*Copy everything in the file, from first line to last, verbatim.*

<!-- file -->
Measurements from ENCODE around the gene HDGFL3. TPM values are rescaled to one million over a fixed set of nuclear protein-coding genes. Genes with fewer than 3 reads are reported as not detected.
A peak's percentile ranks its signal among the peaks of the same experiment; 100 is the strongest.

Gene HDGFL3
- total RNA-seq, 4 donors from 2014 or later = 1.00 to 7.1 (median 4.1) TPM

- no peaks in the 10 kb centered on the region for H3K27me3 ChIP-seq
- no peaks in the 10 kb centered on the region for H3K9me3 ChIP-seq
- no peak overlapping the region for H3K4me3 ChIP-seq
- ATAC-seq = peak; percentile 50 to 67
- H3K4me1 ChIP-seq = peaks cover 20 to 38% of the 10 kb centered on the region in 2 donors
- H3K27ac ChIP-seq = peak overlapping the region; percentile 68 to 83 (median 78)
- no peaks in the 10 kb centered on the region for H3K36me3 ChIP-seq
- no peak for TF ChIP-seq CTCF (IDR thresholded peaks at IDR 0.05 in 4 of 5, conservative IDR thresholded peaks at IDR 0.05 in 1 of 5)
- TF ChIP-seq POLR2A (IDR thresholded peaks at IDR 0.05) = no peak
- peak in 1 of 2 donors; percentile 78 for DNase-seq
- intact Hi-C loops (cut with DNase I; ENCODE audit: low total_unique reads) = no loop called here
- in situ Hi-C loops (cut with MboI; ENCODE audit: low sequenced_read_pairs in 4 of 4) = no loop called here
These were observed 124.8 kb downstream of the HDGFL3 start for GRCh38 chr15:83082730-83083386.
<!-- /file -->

Measurements from ENCODE around the gene HDGFL3. TPM values are rescaled to one million over a fixed set of nuclear protein-coding genes. Genes with fewer than 3 reads are reported as not detected.
A peak's percentile ranks its signal among the peaks of the same experiment; 100 is the strongest.

Gene HDGFL3
- total RNA-seq, 4 donors from 2014 or later = 1.00 to 7.1 (median 4.1) TPM

- no peaks in the 10 kb centered on the region for H3K27me3 ChIP-seq
- no peaks in the 10 kb centered on the region for H3K9me3 ChIP-seq
- no peak overlapping the region for H3K4me3 ChIP-seq
- ATAC-seq = peak; percentile 50 to 67
- H3K4me1 ChIP-seq = peaks cover 20 to 38% of the 10 kb centered on the region in 2 donors
- H3K27ac ChIP-seq = peak overlapping the region; percentile 68 to 83 (median 78)
- no peaks in the 10 kb centered on the region for H3K36me3 ChIP-seq
- no peak for TF ChIP-seq CTCF (IDR thresholded peaks at IDR 0.05 in 4 of 5, conservative IDR thresholded peaks at IDR 0.05 in 1 of 5)
- TF ChIP-seq POLR2A (IDR thresholded peaks at IDR 0.05) = no peak
- peak in 1 of 2 donors; percentile 78 for DNase-seq
- intact Hi-C loops (cut with DNase I; ENCODE audit: low total_unique reads) = no loop called here
- in situ Hi-C loops (cut with MboI; ENCODE audit: low sequenced_read_pairs in 4 of 4) = no loop called here
These were observed 124.8 kb downstream of the HDGFL3 start for GRCh38 chr15:83082730-83083386.